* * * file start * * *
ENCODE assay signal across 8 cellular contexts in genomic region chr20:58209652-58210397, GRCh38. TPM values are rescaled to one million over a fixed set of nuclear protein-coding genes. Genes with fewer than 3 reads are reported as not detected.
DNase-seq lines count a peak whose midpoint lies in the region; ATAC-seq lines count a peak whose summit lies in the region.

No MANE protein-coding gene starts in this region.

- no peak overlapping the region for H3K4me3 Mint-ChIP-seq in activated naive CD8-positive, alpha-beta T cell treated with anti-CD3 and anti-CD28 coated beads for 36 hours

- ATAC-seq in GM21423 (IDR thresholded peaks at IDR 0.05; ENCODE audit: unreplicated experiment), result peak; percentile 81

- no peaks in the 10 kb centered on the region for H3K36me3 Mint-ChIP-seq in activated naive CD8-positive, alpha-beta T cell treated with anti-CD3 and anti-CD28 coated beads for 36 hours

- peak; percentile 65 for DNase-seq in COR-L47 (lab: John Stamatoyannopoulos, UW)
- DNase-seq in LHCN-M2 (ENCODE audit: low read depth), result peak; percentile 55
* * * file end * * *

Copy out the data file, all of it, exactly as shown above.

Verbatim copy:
ENCODE assay signal across 8 cellular contexts in genomic region chr20:58209652-58210397, GRCh38. TPM values are rescaled to one million over a fixed set of nuclear protein-coding genes. Genes with fewer than 3 reads are reported as not detected.
DNase-seq lines count a peak whose midpoint lies in the region; ATAC-seq lines count a peak whose summit lies in the region.

No MANE protein-coding gene starts in this region.

- no peak overlapping the region for H3K4me3 Mint-ChIP-seq in activated naive CD8-positive, alpha-beta T cell treated with anti-CD3 and anti-CD28 coated beads for 36 hours

- ATAC-seq in GM21423 (IDR thresholded peaks at IDR 0.05; ENCODE audit: unreplicated experiment), result peak; percentile 81

- no peaks in the 10 kb centered on the region for H3K36me3 Mint-ChIP-seq in activated naive CD8-positive, alpha-beta T cell treated with anti-CD3 and anti-CD28 coated beads for 36 hours

- peak; percentile 65 for DNase-seq in COR-L47 (lab: John Stamatoyannopoulos, UW)
- DNase-seq in LHCN-M2 (ENCODE audit: low read depth), result peak; percentile 55